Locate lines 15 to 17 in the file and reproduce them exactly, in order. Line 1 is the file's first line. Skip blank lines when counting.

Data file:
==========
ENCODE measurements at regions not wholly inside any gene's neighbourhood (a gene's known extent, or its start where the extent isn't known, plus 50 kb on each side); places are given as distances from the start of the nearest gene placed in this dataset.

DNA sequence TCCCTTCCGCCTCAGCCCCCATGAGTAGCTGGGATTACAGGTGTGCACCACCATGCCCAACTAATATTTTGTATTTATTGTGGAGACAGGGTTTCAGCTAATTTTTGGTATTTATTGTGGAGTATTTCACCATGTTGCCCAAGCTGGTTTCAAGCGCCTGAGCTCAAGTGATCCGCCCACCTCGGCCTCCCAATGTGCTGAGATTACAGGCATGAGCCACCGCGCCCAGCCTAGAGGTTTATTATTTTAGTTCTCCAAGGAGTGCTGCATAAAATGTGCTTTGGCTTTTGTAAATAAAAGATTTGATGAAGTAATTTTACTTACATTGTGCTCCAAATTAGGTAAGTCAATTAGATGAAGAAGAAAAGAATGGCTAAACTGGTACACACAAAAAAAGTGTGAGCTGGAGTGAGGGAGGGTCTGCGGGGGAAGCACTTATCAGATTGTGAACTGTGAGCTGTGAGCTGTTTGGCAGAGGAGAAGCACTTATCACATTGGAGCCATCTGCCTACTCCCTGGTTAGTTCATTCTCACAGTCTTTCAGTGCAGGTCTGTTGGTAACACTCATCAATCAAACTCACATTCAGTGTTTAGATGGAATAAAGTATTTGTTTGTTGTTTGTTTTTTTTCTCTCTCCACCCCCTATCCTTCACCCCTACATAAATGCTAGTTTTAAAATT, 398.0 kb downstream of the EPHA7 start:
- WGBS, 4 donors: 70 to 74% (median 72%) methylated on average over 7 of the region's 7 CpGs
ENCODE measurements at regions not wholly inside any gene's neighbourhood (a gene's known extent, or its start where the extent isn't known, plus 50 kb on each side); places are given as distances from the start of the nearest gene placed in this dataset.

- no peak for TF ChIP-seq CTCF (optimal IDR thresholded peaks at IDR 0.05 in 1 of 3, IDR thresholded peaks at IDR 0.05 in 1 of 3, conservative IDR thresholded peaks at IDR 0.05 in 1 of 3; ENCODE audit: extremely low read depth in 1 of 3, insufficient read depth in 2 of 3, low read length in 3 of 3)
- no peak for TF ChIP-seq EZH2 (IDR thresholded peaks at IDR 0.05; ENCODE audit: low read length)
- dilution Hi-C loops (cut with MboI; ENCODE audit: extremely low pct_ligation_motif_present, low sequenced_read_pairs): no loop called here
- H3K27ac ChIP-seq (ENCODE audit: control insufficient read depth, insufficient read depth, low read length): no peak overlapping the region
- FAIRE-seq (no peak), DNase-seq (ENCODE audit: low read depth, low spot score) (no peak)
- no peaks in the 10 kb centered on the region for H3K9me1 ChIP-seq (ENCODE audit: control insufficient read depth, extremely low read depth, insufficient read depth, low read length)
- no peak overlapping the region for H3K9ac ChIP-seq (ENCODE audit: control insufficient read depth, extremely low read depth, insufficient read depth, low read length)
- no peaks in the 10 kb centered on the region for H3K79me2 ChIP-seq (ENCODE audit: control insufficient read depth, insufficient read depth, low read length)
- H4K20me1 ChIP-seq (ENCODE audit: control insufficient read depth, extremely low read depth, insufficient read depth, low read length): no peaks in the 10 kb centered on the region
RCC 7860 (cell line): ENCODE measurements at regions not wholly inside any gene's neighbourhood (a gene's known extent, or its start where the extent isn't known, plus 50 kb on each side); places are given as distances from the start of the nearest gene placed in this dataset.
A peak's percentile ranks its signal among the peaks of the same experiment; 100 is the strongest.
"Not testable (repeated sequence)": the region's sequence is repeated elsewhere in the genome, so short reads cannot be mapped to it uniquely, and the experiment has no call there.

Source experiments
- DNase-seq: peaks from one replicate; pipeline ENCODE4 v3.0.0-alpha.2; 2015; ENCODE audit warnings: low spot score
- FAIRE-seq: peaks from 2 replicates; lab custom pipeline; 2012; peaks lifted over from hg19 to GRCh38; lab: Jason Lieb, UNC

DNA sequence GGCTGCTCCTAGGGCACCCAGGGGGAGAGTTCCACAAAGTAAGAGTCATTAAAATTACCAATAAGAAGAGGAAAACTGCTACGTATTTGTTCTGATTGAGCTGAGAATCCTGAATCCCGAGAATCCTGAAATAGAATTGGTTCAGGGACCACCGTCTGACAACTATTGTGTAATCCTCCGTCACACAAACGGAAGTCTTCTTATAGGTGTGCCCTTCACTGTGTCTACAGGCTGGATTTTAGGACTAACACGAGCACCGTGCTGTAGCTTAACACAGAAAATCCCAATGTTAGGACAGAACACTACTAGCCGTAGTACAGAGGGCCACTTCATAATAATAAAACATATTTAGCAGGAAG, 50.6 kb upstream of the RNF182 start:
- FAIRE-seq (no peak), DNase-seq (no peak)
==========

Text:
A peak's percentile ranks its signal among the peaks of the same experiment; 100 is the strongest.
"Not testable (repeated sequence)": the region's sequence is repeated elsewhere in the genome, so short reads cannot be mapped to it uniquely, and the experiment has no call there.

Source experiments